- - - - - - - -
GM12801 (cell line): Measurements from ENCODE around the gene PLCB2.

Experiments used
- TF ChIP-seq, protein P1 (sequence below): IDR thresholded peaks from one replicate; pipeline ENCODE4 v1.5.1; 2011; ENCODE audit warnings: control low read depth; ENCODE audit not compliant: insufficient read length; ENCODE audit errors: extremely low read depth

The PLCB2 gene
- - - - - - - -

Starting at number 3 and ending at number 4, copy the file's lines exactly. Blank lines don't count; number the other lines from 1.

- TF ChIP-seq, protein P1 (sequence below): IDR thresholded peaks from one replicate; pipeline ENCODE4 v1.5.1; 2011; ENCODE audit warnings: control low read depth; ENCODE audit not compliant: insufficient read length; ENCODE audit errors: extremely low read depth

The PLCB2 gene